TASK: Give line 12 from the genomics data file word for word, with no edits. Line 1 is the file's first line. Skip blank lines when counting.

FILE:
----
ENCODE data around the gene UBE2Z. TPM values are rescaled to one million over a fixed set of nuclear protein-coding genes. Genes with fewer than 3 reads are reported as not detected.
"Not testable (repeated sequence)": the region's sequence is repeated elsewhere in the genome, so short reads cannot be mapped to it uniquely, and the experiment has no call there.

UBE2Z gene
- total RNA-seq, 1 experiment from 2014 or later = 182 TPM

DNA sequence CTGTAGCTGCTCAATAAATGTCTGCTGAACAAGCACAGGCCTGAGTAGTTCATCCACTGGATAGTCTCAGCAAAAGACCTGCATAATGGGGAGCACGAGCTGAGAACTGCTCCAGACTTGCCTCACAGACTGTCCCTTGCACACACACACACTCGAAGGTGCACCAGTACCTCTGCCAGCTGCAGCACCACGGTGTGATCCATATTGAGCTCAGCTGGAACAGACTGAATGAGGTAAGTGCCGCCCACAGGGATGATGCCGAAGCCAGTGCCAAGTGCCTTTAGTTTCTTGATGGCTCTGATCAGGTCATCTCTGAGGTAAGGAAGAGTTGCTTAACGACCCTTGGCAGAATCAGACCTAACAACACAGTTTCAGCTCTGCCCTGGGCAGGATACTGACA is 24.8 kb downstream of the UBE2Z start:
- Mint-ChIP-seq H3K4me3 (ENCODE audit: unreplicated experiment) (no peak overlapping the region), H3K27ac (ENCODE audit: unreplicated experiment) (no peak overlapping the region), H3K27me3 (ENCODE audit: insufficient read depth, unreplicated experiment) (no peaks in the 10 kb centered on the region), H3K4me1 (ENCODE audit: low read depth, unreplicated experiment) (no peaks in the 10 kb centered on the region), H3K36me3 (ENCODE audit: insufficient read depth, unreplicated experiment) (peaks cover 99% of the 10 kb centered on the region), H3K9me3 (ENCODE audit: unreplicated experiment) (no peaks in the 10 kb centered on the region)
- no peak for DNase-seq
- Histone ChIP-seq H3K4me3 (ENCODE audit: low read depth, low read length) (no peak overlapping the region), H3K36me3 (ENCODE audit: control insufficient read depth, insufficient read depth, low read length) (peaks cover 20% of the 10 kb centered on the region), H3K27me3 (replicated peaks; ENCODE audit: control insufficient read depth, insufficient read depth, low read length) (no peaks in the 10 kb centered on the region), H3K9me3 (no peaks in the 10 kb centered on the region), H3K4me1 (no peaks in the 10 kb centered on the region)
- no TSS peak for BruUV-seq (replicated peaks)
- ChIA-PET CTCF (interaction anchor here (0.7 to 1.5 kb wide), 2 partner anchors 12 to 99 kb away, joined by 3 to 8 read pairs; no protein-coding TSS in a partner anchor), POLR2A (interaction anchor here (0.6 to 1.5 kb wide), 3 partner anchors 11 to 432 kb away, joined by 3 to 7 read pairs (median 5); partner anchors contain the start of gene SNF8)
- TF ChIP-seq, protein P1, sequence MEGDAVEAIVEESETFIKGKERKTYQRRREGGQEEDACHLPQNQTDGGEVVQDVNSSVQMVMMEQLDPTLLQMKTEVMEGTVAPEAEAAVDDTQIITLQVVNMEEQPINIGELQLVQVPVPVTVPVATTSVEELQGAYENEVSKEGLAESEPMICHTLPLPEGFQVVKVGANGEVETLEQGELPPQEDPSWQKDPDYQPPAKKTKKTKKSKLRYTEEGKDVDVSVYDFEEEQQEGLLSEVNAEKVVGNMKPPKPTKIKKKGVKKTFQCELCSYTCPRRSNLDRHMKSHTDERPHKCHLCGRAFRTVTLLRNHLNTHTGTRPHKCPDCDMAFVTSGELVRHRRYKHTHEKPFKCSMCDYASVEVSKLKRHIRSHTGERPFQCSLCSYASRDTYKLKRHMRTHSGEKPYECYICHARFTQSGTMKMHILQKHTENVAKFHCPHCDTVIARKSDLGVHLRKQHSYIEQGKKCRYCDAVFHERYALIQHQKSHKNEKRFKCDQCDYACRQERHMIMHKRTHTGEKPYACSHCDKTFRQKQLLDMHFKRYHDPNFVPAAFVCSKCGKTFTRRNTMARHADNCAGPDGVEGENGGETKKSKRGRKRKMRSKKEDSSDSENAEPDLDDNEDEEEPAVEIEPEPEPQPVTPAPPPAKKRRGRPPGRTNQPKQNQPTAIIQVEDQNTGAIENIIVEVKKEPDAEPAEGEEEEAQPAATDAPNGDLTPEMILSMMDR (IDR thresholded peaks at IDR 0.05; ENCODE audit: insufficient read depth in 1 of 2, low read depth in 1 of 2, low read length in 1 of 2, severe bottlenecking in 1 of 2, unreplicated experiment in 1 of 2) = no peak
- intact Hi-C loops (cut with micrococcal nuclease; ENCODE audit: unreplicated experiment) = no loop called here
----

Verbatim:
- intact Hi-C loops (cut with micrococcal nuclease; ENCODE audit: unreplicated experiment) = no loop called here